The road wends and weaves through the Naples neighborhood of Long Beach, California as I approach Greyboy’s Edward Killingsworth- designed monument of a home. I pass the obligatory Lexus SUVs, Jaguars and expansively landscaped lawns of this somewhat yuppified, “cancel- the- Friday- afternoon- patient- appointments-‘cause-I-gotta-play-golf” neighborhood. I’m trying to reconcile the vague preconceptions I have of Greyboy / Andreas Stevens—a playboy of sorts, a sunshine blonde California good ole boy who probably calls his guy friends ‘braw’ instead of ‘bro’ and happens to make really slick beats between surfing sessions—with a new idea I have of a Greyboy who would live withdrawn from the sluts and the clubs in a relatively quiet California city.
As I find his address, I’m taken aback from the simple extravagance of my surroundings. A perfectly restored Dodge in that pukish ‘70s mustard color foregrounds the utter mid-century modern perfection of his house. A walkway of stone steps dotting a reflecting pool leads to a glass-walled entranceway. The adjacent patio’s furniture lines augment the smooth transitions and blocky yet airy style of the dwelling, which was not surprisingly the recipient of the Grand Prix Award in 1967 (the first award ever to be given for residential design by the American Institute of Architects).
Throughout our interview, my ability to reconcile the Andreas that is presented to me with the one I expected is thoroughly depleted. Which is a good thing—it’s not good to categorize people, or have certain expectations—you’re almost always wrong. But Andreas is an enigma. He’s got a museum quality house with every well-dusted period collectible presented in perfect display; it’s as if he’s house sitting for his grandparents. Then he’s got these rather boyish qualities—checkered navy old skool Vans, a fleet of sterling, pimped-out and rare BMX bikes. And then there’s his anti-babe-magnet qualities—his Myspace profile doesn’t boast the inevitable Cleavage Shot Girls peppering his page with comments like, “You are SO talented I LOVE your EYES you are SOooooooo hot. Cum meet me in LA tonight! XXX!!!!!!” So, he’s got the quiet settled atmosphere of a retired person, but the passion of youth. He’s got taste, right down to his diamond-studded DC Shoes pinky ring. He’s not the type to catalog Maxims and Playboys in his bathroom reading material stash. And he’s most certainly not your usual hip-hop impresario who’s been churning out good beats for nearly a decade and a half.
Andreas’s 1994 breakthrough, Freestylin’, was Ubiquity’s first release. 1994 was a ripe year for hip-hop’s renaissance: Pete Rock, Goodie Mob, Outkast, and even the Beastie Boys were moved. But if anyone had tried to marry hip-hop with avant acid jazz prior to Greyboy, they were nowhere near as successful. Many producers of that era were limited by their inability to see rhythm beyond simple categories—jazz, soul, hip-hop, pop. Greyboy, however, married all of them with polyamorous grace and ease. Freestylin’ remained a relic of that movement, later inspiring DJs like Mark Farina in his popular Mushroom Jazz series.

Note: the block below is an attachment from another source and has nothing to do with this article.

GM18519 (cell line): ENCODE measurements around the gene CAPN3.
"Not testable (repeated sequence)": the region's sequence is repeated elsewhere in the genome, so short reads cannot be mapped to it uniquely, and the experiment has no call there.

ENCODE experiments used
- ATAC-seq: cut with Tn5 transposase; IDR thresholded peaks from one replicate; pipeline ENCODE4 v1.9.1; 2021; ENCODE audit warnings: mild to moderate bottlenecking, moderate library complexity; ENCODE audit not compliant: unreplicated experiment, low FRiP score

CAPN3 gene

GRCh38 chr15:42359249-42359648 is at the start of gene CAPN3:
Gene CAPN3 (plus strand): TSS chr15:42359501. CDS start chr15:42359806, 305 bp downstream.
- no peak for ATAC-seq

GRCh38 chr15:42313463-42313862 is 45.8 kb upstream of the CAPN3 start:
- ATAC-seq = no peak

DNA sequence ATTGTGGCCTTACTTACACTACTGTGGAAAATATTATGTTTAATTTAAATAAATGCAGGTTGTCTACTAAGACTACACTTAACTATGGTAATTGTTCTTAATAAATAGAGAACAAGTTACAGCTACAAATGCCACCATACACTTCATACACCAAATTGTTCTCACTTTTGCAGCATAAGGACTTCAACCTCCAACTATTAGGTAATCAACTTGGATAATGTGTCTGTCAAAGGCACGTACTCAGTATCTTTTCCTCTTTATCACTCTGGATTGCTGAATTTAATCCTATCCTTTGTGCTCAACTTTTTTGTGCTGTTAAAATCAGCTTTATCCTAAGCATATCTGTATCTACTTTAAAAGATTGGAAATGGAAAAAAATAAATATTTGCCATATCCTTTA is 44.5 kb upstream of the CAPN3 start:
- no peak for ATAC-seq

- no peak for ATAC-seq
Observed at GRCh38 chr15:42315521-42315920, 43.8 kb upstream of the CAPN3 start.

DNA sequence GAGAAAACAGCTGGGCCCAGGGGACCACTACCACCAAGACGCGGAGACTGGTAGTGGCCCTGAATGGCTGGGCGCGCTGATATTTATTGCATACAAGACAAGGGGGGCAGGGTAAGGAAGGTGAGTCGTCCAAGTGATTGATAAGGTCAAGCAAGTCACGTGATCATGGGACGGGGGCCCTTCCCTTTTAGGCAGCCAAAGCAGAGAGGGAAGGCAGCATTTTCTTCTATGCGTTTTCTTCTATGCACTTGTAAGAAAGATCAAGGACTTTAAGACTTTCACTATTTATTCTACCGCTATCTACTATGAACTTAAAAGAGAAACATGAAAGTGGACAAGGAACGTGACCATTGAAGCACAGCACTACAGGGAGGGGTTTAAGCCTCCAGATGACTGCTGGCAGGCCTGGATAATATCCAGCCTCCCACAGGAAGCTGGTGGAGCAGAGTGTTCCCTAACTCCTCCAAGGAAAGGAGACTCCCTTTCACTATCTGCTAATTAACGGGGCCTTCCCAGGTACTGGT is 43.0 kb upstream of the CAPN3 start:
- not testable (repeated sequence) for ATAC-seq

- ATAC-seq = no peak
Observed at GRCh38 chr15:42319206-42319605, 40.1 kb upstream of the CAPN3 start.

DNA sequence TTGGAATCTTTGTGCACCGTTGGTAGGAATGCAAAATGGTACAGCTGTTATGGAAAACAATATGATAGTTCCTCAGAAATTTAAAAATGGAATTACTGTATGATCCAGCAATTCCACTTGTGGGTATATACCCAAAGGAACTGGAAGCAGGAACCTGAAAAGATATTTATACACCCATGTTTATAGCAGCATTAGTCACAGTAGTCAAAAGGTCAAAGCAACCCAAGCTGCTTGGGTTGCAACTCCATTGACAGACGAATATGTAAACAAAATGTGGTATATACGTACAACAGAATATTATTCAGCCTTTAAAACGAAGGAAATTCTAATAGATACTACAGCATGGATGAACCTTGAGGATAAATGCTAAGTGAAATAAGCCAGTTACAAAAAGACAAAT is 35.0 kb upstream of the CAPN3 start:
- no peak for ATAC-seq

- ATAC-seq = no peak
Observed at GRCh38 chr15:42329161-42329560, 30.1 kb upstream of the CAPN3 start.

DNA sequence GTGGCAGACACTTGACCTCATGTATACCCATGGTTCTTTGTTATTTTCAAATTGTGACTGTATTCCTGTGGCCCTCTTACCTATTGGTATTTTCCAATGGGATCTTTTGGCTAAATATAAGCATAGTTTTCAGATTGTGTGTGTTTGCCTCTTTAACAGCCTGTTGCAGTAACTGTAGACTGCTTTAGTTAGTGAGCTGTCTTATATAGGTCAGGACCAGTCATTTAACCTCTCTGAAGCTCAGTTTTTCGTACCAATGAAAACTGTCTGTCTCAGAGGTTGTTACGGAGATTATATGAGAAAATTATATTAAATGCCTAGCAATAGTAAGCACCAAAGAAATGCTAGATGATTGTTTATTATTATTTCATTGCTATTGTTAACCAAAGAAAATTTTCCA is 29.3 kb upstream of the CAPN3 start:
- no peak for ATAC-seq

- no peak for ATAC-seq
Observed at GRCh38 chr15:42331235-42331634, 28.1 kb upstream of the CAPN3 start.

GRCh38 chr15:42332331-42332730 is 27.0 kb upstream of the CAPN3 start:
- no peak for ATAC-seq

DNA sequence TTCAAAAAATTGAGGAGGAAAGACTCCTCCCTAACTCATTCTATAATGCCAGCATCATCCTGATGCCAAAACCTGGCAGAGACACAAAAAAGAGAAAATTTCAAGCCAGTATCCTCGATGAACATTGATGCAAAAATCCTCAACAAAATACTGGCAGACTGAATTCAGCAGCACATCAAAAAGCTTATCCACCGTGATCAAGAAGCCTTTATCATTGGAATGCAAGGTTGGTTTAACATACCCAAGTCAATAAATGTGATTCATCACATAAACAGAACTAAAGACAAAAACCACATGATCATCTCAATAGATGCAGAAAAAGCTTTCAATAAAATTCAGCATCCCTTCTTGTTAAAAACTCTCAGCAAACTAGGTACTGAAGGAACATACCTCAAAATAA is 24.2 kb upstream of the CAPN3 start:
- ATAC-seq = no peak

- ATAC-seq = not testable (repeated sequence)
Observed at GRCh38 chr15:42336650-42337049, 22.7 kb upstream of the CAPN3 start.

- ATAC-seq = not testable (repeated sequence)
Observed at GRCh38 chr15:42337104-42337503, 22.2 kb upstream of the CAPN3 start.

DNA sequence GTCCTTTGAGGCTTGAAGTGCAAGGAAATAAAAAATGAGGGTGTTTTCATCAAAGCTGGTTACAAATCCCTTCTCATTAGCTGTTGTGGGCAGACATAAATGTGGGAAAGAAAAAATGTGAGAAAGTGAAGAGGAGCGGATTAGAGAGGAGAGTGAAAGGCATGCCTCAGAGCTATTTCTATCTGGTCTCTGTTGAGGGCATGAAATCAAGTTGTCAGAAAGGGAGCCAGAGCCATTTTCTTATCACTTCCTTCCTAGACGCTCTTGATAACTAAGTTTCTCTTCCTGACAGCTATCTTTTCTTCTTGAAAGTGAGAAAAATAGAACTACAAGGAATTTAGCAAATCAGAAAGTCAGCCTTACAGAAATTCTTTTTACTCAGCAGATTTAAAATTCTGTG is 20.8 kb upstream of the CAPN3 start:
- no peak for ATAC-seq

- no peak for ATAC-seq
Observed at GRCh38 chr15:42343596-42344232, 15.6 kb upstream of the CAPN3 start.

His next success in Greyboy Allstars drew crowds from all walks—Public Radio bespectacled types, hip-hop low-slung pants types, frat boys, and an overwhelming bevy of dreadlocked hippies. Andreas’s talent had come full circle—he had broken down the categorical pigeonholing of genres that usually drew separate crowds, and everyone from everywhere seemed to like it. From a marketing perspective (which is a wholly ironic viewpoint for hip-hop), this ability to appeal to a broad audience versus hip-hop’s usual “sector market appeal” did him well. Andreas went on to surf the first MTV-fueled hip-hop wave that tsunami-ed the remaining part of the century, doing music for everything from the movies Celtic Pride and Get Shorty to a Kelly Slater video game and Budweiser commercials. His next albums, Mastered the Art and Soul Mosaic, also met with raucous fanfare.
After my interview with Andreas, I debated what to say about him for a long while—I couldn’t reach any firm conclusions on him that would anchor a “slant” for an article. Any conclusions, that is, other than these: Greyboy is full of polarities, a truly rare breed, and he’s Mastered the Art. So I’ll let him speak for himself.
I can’t get over your house, and these furnishings. You’re pretty into design, right? Someone told me that you had a store selling furniture at some point?
I had an unofficial sort of business on the side where I dealt art and furniture from this specific period, museum-quality things to private collectors. I have a friend who owns [California Living] gallery in LA, and I sell things there and at some auction houses in the United States. It’s a really cool gallery that only sells stuff specifically from mid-’50s to very early ’60s, like ’55 to ’62. I furnish my house with everything from that span of time.
So what do you do to find this stuff… dumpster dive, go to thrift stores?
No. The stuff we’re talking about here is really scarce, so usually you’d find stuff from an original estate or collector. It has to do with how long you’ve been in the game, and how many connections you have. All this stuff’s on the expensive side, and you have to have enough money to buy it in the first place. It’s just another interest, like architecture—it’s all sort of the same art. [Retrieves laboriously compiled thick black binder stuffed with page-protected photographs, certificates, and articles]. Here’s some information about this house. These are articles and things beginning from when the house was finished in ’57. That will give you an idea of the scope…. I bought it from this drunk woman who was the fourth owner. After I came back four times, she decided to sell the house to me. I wanted to preserve the house exactly the way it was when it was finished, even down to the furnishings. In older pictures, you’ll see that some of these furnishings were part of the original interior, but they weren’t here when I got the house.